To encourage physical wellbeing, employers should provide frequent reminders about the importance of taking breaks and engaging in physical activities ranging from walking to yoga to running. It can also be helpful to provide links to online fitness classes.

    For employees facing financial stress, it’s vital to highlight the resources that can help them manage their challenges (e.g., financial coaching or counseling, student loan repayment programs etc.) and support their overall financial wellbeing.

Agile and continuous listening

Even though employees may be further apart physically and geographically dispersed, we are in a time where employers need to be closer to their talent than ever before, listening to employees and uniting all talent through a supportive, agile organizational culture.

Soliciting employee feedback and opinions goes a long way toward building a trust-based employer/employee relationship. Anecdotal evidence suggests that there is a high level of participation in these efforts during this crisis as employees are eager to voice their concerns. Yet, while three-fifths of employers have increased their efforts around employee listening, less than a third (30%) have taken action to survey employees.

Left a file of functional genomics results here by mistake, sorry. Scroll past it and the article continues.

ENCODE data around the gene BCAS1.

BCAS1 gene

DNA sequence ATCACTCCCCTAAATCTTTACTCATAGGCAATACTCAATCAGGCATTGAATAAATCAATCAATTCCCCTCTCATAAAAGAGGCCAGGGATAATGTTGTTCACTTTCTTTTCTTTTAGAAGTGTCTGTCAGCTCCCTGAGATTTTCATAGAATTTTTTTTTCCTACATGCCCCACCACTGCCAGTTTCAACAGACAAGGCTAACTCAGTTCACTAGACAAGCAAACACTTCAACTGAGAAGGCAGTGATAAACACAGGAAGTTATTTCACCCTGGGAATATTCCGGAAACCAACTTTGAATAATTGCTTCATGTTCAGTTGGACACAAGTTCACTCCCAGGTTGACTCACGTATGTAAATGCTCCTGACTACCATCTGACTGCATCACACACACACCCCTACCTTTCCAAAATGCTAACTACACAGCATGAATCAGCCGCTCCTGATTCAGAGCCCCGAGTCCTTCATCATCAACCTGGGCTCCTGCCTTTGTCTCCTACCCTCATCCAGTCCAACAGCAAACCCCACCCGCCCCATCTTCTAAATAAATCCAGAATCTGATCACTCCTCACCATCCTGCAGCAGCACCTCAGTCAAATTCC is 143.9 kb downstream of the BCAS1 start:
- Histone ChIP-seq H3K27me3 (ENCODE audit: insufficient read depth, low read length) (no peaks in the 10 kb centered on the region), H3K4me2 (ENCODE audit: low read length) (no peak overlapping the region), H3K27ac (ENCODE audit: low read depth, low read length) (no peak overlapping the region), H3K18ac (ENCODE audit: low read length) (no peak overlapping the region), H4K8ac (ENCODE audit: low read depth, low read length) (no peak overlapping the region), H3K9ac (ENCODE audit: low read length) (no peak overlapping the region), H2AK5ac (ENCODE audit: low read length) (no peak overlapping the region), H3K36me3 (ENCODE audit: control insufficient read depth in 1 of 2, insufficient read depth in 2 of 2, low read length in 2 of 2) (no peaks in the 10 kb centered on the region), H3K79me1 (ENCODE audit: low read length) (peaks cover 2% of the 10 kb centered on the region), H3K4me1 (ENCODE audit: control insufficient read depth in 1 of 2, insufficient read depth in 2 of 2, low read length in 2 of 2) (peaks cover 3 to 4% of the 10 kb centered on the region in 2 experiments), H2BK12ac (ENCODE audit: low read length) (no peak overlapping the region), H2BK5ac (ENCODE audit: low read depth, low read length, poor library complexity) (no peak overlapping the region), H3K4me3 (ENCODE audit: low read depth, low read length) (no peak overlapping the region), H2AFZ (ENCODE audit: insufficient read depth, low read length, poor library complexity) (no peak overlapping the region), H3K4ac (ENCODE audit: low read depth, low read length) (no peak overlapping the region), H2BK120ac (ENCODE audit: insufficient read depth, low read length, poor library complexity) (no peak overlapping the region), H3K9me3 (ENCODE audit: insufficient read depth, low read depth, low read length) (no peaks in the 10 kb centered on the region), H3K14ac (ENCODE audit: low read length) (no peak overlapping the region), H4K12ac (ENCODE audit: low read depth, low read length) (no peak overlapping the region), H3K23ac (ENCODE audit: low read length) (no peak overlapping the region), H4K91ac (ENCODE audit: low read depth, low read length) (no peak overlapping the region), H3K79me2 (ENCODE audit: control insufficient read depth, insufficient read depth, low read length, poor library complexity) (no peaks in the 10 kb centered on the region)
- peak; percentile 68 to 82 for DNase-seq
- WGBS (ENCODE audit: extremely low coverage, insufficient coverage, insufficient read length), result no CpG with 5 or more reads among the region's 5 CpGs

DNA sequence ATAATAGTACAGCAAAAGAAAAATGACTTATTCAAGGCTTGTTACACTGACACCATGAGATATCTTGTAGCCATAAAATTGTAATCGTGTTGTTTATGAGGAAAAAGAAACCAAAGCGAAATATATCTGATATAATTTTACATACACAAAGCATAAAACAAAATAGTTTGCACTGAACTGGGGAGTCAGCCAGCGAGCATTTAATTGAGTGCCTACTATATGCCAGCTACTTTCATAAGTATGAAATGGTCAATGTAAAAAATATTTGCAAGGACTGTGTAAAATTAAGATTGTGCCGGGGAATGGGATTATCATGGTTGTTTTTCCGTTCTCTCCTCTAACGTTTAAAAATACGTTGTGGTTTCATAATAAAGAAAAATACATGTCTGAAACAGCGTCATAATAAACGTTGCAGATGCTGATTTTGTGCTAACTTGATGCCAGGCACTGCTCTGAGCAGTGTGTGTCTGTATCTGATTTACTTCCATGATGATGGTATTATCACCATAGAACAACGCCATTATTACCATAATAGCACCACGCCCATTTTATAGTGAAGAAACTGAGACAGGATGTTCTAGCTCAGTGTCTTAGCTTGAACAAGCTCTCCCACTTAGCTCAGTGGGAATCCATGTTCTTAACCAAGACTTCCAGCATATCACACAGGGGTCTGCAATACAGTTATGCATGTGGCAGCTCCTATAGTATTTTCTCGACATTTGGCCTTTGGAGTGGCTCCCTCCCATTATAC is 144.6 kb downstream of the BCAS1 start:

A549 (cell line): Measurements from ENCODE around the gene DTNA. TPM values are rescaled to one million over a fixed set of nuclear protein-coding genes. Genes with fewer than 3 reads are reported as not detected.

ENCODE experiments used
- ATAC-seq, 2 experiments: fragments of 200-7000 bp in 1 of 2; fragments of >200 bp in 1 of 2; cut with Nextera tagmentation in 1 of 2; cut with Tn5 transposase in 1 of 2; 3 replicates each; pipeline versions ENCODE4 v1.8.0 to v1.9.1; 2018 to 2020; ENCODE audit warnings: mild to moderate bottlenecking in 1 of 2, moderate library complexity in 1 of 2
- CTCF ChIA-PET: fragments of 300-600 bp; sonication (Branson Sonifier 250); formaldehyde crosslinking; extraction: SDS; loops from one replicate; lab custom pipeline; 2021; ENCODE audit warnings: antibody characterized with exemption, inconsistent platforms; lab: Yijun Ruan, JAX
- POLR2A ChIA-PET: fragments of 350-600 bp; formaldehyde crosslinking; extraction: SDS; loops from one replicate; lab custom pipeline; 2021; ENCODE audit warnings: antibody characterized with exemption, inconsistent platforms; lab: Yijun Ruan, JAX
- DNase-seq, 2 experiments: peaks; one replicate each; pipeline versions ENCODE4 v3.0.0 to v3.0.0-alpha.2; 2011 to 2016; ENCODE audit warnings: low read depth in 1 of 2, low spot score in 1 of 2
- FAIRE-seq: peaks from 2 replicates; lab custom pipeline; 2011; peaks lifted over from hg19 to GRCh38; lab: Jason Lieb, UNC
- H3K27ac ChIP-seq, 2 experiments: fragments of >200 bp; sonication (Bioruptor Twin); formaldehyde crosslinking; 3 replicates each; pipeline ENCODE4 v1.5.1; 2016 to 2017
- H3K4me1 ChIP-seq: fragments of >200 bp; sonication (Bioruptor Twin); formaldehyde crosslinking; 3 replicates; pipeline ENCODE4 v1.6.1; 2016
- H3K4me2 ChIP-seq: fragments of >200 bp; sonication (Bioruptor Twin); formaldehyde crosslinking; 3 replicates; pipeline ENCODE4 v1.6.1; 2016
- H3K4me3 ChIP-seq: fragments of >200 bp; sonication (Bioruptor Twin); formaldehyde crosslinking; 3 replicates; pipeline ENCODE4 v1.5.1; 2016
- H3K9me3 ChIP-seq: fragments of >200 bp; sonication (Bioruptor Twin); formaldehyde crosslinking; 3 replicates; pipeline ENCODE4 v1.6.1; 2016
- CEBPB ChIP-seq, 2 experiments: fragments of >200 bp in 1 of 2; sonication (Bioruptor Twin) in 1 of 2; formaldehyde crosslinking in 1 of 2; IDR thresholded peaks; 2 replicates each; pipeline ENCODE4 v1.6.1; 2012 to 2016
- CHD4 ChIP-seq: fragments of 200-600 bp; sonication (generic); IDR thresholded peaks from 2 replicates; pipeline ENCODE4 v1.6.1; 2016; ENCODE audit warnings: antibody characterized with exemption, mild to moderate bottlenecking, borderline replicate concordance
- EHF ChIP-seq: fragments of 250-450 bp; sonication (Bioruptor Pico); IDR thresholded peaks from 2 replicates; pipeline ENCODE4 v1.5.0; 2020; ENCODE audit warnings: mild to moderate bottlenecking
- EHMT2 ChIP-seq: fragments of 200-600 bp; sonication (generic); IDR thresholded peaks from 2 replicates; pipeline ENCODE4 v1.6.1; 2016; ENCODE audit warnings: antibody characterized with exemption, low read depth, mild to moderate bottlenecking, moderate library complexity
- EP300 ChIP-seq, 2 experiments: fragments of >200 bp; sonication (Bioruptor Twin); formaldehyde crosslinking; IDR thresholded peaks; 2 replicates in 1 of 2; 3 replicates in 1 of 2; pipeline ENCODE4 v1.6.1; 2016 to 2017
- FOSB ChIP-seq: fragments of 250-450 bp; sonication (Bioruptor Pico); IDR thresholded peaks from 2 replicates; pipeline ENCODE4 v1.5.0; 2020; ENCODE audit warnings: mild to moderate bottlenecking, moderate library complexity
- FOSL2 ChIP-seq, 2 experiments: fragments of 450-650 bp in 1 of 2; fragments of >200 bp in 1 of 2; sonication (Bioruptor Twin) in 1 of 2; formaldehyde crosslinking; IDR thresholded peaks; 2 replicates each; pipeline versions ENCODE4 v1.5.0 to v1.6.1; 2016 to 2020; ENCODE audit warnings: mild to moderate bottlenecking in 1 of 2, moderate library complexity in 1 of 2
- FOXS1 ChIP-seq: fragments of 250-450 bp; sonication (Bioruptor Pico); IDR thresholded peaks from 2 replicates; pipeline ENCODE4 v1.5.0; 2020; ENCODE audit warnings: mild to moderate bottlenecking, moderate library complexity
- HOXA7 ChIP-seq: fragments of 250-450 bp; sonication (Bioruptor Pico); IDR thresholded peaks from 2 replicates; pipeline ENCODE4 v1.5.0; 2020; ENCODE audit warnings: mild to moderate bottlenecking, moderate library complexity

Companies have a range of listening tools at their disposal including surveys of different lengths and virtual focus groups, which can be accessed via mobile phone and provide an interactive experience. Moving to agile and continuous listening — for example, via regular COVID-19 pulse surveys — will become essential throughout the different phases of the crisis. Organizations should tailor survey or focus group content to the current situation. Potential topics to cover include:

  • Work arrangements
  • Wellbeing
  • Support
  • Business issues and policies

Employers will want to use the survey data and resulting insights to respond to changing employee needs (e.g., in the areas of overall morale, support for caregiving duties, need for financial aid, etc.) in an agile manner and drive improvements in the employee experience. As appropriate, this data can also be shared with boards of directors to show the impact of the crisis on employees and the actions taken to improve the workplace in these challenging times.